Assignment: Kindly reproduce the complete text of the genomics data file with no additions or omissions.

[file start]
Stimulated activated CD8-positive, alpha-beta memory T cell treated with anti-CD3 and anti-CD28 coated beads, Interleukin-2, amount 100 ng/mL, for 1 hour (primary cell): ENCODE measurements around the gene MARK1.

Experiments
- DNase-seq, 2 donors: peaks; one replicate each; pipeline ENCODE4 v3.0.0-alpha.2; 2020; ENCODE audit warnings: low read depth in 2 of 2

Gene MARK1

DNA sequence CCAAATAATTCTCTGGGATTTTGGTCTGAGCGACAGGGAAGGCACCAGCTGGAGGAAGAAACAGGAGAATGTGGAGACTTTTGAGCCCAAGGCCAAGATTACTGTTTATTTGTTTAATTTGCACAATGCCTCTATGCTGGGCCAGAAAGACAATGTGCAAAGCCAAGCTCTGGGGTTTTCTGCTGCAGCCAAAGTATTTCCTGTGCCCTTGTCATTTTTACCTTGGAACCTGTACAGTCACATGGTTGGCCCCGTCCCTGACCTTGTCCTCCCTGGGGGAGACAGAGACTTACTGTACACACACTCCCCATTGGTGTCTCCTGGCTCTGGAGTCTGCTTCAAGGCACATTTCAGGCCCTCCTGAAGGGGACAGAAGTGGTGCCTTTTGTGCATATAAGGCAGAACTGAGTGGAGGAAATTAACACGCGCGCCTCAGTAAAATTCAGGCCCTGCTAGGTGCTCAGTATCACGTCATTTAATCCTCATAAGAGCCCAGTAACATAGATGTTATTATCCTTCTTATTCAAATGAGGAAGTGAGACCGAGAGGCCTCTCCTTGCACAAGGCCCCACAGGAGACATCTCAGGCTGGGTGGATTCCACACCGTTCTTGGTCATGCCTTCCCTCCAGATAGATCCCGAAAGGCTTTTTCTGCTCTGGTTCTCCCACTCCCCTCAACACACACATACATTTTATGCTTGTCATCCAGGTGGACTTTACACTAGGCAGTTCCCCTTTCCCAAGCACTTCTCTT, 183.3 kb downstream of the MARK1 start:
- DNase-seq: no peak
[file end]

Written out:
Stimulated activated CD8-positive, alpha-beta memory T cell treated with anti-CD3 and anti-CD28 coated beads, Interleukin-2, amount 100 ng/mL, for 1 hour (primary cell): ENCODE measurements around the gene MARK1.

Experiments
- DNase-seq, 2 donors: peaks; one replicate each; pipeline ENCODE4 v3.0.0-alpha.2; 2020; ENCODE audit warnings: low read depth in 2 of 2

Gene MARK1

DNA sequence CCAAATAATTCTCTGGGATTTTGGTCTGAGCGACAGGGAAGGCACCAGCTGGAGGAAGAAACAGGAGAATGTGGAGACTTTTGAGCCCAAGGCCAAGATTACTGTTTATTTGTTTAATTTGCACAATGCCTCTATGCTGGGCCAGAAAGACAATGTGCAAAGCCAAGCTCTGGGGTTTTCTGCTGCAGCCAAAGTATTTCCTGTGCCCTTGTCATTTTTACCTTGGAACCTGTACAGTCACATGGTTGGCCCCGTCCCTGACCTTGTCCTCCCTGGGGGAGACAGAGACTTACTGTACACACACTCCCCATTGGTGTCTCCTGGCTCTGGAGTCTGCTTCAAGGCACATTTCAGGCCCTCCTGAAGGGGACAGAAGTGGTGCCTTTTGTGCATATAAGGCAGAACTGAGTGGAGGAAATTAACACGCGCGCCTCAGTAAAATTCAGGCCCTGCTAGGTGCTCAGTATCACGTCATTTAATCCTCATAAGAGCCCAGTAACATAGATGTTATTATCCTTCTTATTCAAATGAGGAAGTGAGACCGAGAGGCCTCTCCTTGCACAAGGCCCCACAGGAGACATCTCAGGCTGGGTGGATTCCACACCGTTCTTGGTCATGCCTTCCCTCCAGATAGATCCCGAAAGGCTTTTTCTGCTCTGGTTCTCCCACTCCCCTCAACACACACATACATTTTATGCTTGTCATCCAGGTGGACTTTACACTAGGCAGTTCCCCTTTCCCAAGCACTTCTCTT, 183.3 kb downstream of the MARK1 start:
- DNase-seq: no peak